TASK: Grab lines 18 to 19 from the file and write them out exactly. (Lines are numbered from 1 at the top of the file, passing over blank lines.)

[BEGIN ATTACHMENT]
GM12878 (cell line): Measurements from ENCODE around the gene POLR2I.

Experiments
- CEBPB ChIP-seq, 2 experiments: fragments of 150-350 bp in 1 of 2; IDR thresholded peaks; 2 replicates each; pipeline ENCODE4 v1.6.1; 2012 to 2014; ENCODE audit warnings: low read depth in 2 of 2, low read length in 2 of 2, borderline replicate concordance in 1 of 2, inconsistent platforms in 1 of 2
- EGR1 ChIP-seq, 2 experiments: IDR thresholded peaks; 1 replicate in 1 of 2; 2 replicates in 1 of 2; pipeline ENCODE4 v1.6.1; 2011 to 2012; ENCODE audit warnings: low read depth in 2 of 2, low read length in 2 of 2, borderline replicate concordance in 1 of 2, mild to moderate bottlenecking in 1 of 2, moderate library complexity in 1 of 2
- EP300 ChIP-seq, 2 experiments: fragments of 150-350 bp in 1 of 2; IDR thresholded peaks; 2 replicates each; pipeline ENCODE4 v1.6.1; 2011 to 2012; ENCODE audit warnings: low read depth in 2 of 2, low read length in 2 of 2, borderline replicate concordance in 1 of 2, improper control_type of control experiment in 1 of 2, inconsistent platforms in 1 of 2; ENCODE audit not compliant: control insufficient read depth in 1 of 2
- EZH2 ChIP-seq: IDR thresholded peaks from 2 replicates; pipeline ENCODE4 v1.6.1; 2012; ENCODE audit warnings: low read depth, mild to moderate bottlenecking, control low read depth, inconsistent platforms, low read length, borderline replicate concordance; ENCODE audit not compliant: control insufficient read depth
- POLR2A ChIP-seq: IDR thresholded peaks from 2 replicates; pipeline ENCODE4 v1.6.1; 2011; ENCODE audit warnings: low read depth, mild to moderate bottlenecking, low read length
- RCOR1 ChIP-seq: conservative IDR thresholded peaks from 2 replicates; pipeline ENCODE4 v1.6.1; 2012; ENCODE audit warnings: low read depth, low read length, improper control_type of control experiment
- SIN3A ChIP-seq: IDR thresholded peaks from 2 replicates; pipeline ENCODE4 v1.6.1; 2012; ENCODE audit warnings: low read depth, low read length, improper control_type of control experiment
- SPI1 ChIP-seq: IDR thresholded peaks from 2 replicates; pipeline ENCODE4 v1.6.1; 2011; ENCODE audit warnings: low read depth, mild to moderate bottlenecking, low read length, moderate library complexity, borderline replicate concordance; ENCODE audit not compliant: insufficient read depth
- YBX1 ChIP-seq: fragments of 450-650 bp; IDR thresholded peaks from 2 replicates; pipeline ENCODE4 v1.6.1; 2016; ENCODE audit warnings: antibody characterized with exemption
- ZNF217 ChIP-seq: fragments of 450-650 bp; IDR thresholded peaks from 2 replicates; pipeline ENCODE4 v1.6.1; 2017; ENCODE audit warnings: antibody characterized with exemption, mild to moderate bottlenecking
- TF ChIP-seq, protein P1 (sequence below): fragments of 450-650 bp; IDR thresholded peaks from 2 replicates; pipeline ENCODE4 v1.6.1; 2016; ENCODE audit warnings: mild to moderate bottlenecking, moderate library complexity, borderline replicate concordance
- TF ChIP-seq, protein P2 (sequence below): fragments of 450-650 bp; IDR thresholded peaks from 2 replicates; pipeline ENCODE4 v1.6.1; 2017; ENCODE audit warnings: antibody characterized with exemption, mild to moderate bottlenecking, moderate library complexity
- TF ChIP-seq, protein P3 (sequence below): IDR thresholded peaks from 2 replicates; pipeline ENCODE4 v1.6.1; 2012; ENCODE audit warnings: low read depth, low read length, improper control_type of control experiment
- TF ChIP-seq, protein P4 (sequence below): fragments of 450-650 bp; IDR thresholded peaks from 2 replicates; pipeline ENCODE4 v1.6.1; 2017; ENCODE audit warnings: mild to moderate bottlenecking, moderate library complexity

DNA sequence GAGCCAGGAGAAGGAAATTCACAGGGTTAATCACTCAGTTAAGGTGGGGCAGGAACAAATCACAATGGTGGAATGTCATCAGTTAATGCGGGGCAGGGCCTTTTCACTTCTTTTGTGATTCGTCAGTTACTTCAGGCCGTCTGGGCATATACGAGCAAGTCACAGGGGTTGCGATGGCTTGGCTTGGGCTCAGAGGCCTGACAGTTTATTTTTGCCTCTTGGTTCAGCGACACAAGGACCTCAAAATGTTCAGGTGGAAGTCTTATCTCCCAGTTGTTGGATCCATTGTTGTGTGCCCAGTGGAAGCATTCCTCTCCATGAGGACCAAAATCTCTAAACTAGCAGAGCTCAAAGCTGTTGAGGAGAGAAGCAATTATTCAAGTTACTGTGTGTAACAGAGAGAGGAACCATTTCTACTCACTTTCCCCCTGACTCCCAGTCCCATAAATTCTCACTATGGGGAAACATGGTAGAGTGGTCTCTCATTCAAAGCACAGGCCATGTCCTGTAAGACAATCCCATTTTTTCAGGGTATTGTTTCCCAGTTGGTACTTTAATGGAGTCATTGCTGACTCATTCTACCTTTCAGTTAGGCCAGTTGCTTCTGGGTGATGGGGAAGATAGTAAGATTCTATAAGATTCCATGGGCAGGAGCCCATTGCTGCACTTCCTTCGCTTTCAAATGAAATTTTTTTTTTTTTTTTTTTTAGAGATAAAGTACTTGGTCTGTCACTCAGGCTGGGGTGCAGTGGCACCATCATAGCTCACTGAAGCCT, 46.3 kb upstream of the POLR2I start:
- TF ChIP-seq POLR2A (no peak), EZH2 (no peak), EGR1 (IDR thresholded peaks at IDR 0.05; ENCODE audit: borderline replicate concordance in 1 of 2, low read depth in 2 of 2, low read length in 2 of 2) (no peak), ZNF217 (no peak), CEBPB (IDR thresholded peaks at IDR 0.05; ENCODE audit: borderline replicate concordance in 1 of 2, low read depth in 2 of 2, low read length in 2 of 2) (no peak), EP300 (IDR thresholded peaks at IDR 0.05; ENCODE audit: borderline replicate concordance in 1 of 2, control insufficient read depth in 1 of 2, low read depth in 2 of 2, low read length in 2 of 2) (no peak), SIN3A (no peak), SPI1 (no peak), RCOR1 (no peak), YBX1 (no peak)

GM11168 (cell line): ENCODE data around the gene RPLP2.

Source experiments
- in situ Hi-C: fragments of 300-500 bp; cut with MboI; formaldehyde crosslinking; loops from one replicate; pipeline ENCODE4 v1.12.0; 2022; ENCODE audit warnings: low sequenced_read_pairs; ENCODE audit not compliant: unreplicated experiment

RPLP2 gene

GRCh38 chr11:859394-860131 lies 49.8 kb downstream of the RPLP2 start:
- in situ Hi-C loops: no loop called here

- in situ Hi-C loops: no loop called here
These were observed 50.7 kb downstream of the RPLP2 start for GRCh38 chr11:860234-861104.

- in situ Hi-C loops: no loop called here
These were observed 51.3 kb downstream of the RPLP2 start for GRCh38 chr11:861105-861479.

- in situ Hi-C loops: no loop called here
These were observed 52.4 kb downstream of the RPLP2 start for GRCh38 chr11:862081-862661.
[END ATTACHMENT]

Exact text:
- TF ChIP-seq POLR2A (no peak), EZH2 (no peak), EGR1 (IDR thresholded peaks at IDR 0.05; ENCODE audit: borderline replicate concordance in 1 of 2, low read depth in 2 of 2, low read length in 2 of 2) (no peak), ZNF217 (no peak), CEBPB (IDR thresholded peaks at IDR 0.05; ENCODE audit: borderline replicate concordance in 1 of 2, low read depth in 2 of 2, low read length in 2 of 2) (no peak), EP300 (IDR thresholded peaks at IDR 0.05; ENCODE audit: borderline replicate concordance in 1 of 2, control insufficient read depth in 1 of 2, low read depth in 2 of 2, low read length in 2 of 2) (no peak), SIN3A (no peak), SPI1 (no peak), RCOR1 (no peak), YBX1 (no peak)

GM11168 (cell line): ENCODE data around the gene RPLP2.